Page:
Western Partner or Smuggler’s Paradise? Montenegro Is a Little of Both

Western Partner or Smuggler’s Paradise? Montenegro Is a Little of Both
Montenegro's prime minister, Milo Dukanovic, left, and NATO's secretary-general, Jens Stoltenberg, right, at NATO headquarters, Brussels, May 19, 2016 (AP photo by Virginia Mayo).

BELGRADE, Serbia—It is expected to join NATO next year and is in pole position to become the European Union’s next member. A Mediterranean paradise increasingly popular with the glitterati, it is forecast to have one of the world’s fastest-growing tourism industries over the next decade. It has also, in effect, been ruled by the same party since World War II. Critics say that it has chronic problems with organized crime and corruption that are intertwined with the political elite and state institutions. The past year has seen anti-government protesters take to the streets, accused of supporting Russia’s interest in derailing the country’s westward shift.

This is the context in which Montenegro goes to the polls on Oct. 16, in an election that is almost certain to see the re-election of Milo Djukanovic for a seventh term as prime minister. Djukanovic has also served a term as president since coming to power in 1991, spending just four years of the past 25 out of either office. But even during that hiatus, he was widely seen as the power behind the throne.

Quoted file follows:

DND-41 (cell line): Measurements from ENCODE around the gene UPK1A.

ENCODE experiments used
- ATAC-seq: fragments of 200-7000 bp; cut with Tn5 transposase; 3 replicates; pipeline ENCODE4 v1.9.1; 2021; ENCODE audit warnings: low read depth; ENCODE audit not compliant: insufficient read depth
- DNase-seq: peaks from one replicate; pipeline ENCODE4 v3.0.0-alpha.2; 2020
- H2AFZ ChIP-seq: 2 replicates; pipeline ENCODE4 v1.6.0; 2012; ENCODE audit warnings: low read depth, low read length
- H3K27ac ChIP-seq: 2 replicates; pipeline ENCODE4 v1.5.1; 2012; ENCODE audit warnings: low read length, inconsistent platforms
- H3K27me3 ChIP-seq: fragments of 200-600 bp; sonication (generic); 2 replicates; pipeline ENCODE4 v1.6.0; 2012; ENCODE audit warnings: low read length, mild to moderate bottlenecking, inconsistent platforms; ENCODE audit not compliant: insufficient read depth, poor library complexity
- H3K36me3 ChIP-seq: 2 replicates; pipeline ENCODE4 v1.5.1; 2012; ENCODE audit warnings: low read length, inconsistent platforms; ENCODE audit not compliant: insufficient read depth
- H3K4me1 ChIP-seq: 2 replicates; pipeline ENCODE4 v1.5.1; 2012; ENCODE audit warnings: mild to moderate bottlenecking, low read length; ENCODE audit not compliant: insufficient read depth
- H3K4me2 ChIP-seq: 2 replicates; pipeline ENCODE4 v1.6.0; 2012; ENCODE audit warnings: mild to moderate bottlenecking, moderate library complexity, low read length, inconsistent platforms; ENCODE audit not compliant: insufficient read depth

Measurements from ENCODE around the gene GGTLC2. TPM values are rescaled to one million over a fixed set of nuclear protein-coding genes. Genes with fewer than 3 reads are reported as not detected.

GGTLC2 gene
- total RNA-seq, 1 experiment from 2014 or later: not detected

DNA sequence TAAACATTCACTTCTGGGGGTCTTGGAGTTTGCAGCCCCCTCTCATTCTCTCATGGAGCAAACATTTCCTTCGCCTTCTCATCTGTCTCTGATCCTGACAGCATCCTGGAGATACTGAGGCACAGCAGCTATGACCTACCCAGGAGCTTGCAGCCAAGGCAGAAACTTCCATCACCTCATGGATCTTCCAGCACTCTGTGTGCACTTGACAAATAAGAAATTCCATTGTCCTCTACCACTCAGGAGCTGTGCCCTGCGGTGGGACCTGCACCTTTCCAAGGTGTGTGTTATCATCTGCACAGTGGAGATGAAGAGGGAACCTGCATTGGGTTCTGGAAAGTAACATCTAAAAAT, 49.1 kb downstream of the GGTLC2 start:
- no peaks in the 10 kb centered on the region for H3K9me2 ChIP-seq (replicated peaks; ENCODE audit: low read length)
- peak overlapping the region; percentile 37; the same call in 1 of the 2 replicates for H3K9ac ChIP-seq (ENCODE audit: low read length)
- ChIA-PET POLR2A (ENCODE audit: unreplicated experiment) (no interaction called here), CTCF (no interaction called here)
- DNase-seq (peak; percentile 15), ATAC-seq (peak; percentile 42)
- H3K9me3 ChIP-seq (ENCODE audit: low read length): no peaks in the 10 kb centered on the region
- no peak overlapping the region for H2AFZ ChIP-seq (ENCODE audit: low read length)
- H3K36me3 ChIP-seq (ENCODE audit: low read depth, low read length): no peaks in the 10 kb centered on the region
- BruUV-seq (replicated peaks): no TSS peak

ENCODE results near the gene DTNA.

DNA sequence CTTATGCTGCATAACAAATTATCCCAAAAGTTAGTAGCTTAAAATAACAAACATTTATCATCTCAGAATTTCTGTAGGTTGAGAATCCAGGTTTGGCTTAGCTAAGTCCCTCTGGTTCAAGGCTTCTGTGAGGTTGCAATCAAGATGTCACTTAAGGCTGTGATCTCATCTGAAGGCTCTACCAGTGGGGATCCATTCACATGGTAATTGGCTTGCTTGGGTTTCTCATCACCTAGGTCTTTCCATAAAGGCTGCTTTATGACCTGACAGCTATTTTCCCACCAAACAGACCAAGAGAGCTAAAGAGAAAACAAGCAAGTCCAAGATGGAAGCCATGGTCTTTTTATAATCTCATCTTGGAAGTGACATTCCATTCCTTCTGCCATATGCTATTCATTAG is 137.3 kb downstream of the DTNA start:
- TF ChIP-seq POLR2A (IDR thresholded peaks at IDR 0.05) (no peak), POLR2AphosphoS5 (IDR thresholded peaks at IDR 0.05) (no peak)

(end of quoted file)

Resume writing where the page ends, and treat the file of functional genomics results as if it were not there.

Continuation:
Djukanovic’s Democratic Party of Socialists, or DPS, has been Montenegro’s dominant party since 1991. It is the direct successor of the communist party that was in power since the liberation of Montenegro from the Nazis in 1944; Djukanovic himself was a senior communist. He has called next week’s parliamentary election as important as Montenegro’s referendum on independence from Serbia in 2006, when it became the second-to-last country to secede from what was once Yugoslavia.

Keep reading for free!

Get instant access to the rest of this article as well as three free articles per month. You'll also receive our free email newsletter to stay up to date on all our coverage:

Or, Subscribe now to get full access.

Already a subscriber? Log in here .

What you’ll get with an All-Access subscription to World Politics Review:

A WPR subscription is like no other resource — it’s like having your own personal researcher and analyst for news and events around the globe. Subscribe now, and you’ll get:

  • Immediate and instant access to the full searchable library of 15,000+ articles
  • Daily articles with original analysis, written by leading topic experts, delivered to you every weekday
  • Weekly in-depth reports on important issues and countries
  • Daily links to must-read news, analysis, and opinion from top sources around the globe, curated by our keen-eyed team of editors
  • Your choice of weekly region-specific newsletters, delivered to your inbox.
  • Smartphone- and tablet-friendly website.
  • Completely ad-free reading.

And all of this is available to you when you subscribe today.

More World Politics Review